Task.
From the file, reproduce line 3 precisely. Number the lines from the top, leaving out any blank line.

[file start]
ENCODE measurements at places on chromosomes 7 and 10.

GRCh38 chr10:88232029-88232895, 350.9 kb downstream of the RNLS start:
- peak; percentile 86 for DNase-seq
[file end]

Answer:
- peak; percentile 86 for DNase-seq